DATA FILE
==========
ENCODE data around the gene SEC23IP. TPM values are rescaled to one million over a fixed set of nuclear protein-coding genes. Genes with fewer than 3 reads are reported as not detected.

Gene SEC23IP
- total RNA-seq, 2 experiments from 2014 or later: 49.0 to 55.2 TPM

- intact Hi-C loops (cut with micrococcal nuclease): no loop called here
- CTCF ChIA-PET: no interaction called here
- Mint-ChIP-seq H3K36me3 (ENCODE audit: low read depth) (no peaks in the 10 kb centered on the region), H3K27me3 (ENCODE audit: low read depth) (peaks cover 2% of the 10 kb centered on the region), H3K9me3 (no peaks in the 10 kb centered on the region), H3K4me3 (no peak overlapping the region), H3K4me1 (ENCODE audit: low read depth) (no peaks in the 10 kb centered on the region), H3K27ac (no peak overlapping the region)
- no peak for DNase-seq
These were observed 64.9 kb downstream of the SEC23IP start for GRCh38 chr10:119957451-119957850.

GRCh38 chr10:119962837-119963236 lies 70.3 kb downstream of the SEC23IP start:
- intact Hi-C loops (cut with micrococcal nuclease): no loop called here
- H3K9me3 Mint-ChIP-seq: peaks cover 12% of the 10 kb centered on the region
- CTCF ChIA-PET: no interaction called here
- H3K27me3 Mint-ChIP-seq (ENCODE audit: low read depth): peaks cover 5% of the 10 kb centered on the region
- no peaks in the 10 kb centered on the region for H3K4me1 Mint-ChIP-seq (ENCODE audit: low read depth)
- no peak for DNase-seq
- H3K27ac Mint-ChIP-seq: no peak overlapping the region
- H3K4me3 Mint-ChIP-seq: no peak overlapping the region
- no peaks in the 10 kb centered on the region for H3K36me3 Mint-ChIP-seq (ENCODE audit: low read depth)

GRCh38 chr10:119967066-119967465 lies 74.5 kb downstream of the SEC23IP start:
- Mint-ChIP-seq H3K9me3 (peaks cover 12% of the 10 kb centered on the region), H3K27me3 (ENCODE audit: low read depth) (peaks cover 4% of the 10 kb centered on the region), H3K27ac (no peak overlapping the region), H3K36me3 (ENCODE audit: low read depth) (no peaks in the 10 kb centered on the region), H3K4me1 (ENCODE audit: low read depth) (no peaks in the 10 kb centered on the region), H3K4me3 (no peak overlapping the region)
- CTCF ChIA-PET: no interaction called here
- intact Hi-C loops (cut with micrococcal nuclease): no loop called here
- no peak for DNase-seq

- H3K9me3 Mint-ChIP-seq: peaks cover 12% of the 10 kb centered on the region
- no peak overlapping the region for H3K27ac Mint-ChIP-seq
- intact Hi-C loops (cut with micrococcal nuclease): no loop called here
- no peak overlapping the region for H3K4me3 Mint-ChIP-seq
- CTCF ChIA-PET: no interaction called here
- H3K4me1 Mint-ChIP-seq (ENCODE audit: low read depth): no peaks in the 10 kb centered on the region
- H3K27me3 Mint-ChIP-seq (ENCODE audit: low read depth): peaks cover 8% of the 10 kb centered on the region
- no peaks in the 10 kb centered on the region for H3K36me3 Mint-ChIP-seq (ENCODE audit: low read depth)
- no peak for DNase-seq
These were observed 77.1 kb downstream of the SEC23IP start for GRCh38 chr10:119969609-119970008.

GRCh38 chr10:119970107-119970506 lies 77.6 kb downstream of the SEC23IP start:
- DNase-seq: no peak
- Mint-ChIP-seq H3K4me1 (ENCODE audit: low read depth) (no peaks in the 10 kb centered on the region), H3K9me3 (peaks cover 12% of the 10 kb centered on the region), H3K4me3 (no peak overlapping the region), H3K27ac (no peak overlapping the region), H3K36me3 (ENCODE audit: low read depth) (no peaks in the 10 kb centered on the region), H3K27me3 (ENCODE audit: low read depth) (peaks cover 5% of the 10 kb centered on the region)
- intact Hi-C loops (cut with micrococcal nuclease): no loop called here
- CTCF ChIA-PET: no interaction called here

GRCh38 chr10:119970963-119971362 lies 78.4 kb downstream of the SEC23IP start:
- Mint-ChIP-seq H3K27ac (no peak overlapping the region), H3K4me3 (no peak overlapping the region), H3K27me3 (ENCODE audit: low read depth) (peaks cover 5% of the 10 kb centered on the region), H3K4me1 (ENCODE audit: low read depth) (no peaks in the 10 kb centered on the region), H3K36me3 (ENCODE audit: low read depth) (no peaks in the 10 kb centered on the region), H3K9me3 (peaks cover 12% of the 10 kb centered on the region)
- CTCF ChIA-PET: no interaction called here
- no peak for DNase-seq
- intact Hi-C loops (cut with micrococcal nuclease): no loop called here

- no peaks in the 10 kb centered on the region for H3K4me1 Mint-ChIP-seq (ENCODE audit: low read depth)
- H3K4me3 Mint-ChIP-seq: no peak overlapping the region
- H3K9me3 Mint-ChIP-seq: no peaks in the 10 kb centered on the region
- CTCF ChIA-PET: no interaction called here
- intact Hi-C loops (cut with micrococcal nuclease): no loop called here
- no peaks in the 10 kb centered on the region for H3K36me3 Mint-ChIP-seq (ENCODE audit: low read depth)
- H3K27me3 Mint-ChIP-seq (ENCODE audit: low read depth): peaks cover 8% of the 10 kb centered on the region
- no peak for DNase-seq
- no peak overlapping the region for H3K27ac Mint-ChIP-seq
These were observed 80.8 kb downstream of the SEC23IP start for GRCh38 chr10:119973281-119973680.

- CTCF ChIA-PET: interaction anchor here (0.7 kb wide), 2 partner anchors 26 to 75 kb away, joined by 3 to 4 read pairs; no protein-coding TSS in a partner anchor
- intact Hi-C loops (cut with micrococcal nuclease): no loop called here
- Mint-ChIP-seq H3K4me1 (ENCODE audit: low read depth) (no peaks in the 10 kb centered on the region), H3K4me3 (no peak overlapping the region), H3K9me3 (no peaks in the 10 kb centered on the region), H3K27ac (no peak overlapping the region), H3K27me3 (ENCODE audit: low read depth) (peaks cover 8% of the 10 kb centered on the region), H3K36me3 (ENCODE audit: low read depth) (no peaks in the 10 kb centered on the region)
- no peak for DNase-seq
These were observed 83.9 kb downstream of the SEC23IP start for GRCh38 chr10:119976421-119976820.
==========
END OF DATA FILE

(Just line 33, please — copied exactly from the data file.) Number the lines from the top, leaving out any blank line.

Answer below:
These were observed 77.1 kb downstream of the SEC23IP start for GRCh38 chr10:119969609-119970008.